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Study Suggests Underuse of Colorectal Cancer Screening among Healthy Veterans and Overuse among Unhealthy Veterans


BACKGROUND:
Current guidelines recommend routine colorectal cancer (CRC) screening in average-risk individuals starting at age 50 and continuing through age 75, and most quality measures for CRC screening mirror these guidelines. Despite the use of these well-established, age-based quality measures, experts recommend that the decision to screen be informed by estimated life expectancy rather than by age alone, especially in older individuals, in whom life expectancy varies considerably according to health status. Therefore, this retrospective cohort study examined whether the upper age cutoff of the CRC screening quality measure is associated with overuse of screening among 70- to 75-year-olds who are in poor health (limited life expectancy, but within the target age range of the measure) and underuse in those older than age 75 who are in good health (longer life expectancy, but outside the target age range of the measure). Using VA data, investigators identified 399,067 average-risk Veterans > 50 years of age who were regular users of VA care, and who were due for repeat screening at a VA primary care visit in FY10. Investigators then assessed completion of a colonoscopy, sigmoidoscopy, or fecal occult blood testing (FOBT) within 24 months of the FY10 visit. Health status was assessed based on the presence of 17 common conditions.

FINDINGS:

  • Approximately 38% (n=151,850) of the Veterans in this study had electronic documentation of CRC screening in the 24 months after their FY10 primary care visit.
  • Screening rates were relatively stable for Veterans between ages 50-75, but dropped precipitously after age 75. On average, 39% of 75 year-old Veterans were screened, while only 21% of 76 year-old Veterans were screened. However, a Veteran who was 75 years of age and unhealthy – in whom life expectancy may be limited and screening is likely to result in net burden or harm – was significantly more likely to undergo screening than a Veteran who was 76 years of age and healthy (35% vs. 21%, respectively).

LIMITATIONS:

  • Because Veterans may undergo screening outside VA, data likely underestimated screening rates.

IMPLICATIONS:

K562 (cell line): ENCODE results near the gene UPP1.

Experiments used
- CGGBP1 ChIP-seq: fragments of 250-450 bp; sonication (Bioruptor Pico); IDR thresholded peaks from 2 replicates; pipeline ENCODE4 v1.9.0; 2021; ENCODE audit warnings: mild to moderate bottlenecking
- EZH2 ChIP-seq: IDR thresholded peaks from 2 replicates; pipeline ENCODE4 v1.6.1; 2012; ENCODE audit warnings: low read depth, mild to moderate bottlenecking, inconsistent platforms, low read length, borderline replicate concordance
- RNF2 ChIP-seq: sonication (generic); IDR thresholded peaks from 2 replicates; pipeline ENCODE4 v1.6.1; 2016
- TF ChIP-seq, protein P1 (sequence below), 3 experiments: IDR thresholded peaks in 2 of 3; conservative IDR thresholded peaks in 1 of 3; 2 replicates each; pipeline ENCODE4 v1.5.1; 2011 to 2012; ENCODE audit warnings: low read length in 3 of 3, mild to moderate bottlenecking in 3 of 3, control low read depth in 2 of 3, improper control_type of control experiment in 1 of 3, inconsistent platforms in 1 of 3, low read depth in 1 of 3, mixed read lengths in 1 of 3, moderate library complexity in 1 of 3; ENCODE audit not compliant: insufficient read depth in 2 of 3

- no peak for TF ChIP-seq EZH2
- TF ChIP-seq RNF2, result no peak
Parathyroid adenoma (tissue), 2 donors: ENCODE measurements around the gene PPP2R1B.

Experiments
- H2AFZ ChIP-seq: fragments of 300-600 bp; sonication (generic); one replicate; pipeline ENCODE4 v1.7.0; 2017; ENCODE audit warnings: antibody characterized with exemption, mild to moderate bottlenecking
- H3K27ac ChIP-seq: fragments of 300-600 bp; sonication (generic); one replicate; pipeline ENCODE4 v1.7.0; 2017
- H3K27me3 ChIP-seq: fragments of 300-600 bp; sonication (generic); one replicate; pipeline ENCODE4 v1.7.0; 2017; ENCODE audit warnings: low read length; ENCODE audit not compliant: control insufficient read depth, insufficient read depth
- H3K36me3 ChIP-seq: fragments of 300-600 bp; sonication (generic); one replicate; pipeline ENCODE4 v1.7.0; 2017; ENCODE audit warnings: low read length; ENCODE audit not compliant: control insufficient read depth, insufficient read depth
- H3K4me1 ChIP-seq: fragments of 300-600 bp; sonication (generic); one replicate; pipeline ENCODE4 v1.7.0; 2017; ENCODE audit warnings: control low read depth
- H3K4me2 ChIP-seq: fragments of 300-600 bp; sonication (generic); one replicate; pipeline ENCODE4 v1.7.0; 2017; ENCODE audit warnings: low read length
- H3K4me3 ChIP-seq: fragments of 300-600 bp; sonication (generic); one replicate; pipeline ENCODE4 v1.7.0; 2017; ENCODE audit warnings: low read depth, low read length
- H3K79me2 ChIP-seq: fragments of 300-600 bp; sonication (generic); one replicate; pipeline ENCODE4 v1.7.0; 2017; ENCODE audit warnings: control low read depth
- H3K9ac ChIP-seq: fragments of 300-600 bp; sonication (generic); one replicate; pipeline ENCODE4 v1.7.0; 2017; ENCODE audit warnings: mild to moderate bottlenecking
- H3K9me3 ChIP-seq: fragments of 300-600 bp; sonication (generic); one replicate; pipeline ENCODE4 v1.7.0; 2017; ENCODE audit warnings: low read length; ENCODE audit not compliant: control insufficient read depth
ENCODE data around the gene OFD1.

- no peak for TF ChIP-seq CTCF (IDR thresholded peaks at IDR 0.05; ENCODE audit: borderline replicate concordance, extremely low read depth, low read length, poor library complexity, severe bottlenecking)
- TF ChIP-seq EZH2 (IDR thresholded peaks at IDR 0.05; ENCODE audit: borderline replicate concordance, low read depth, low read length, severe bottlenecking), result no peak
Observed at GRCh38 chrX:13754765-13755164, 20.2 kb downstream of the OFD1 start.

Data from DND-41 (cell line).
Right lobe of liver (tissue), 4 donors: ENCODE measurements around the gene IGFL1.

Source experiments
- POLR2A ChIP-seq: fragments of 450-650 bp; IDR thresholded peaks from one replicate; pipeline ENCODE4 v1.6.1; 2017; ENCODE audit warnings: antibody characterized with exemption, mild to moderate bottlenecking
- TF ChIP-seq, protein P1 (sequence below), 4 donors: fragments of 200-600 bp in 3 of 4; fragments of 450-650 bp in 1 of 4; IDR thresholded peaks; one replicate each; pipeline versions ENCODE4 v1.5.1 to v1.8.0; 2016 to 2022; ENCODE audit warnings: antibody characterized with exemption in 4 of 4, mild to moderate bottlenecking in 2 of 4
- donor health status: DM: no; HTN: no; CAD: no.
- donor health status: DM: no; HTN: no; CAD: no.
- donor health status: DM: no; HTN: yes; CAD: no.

• Of note, VA recently modified quality measure specifications to permit CRC screening exceptions for Veterans aged ≤ 75 with shortened life expectancies or serious comorbid medical conditions.
  • Future patient-centered quality measures should focus on clinical benefit rather than chronological age to ensure that patients who are likely to benefit from screening receive it (regardless of age), and that those who are are likely to incur harm are spared uncessary and costly care.

AUTHOR/FUNDING INFORMATION:
This study was funded by VA/HSR&D's Quality Enhancement Research Initiative, and Dr. Saini is supported by an HSR&D Career Development Award. Drs. Saini, Vijan, Schoenfeld, and Kerr (Director) are part of HSR&D's Center for Clinical Management Research, Ann Arbor, MI. Dr. Powell is part of HSR&D's Center for Chronic Disease Outcomes Research, Minneapolis, MN.


PubMed Logo Saini S, Vijan S, Schoenfeld P, Powell A, Moser S, and Kerr E. The Role of Quality Measurement in Inappropriate Use of Colorectal Cancer Screening: A Retrospective Cohort Study. BMJ February 26, 2014;348;

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What are HSR&D Publication Briefs?

HSR&D requires notification by HSR&D-funded investigators about all articles accepted for publication. These journal articles are reviewed by HSR&D and publication briefs or summaries are written for a select number of articles that are then forwarded to VHA Central Office leadership to keep them informed about important findings or information. Articles to be summarized are selected by HSR&D based on timeliness of the findings, interest of leadership, or potential impact on the organization. Publication briefs are written for only a small number of HSR&D published articles. Visit the HSR&D citations database for a complete listing of HSR&D articles and presentations.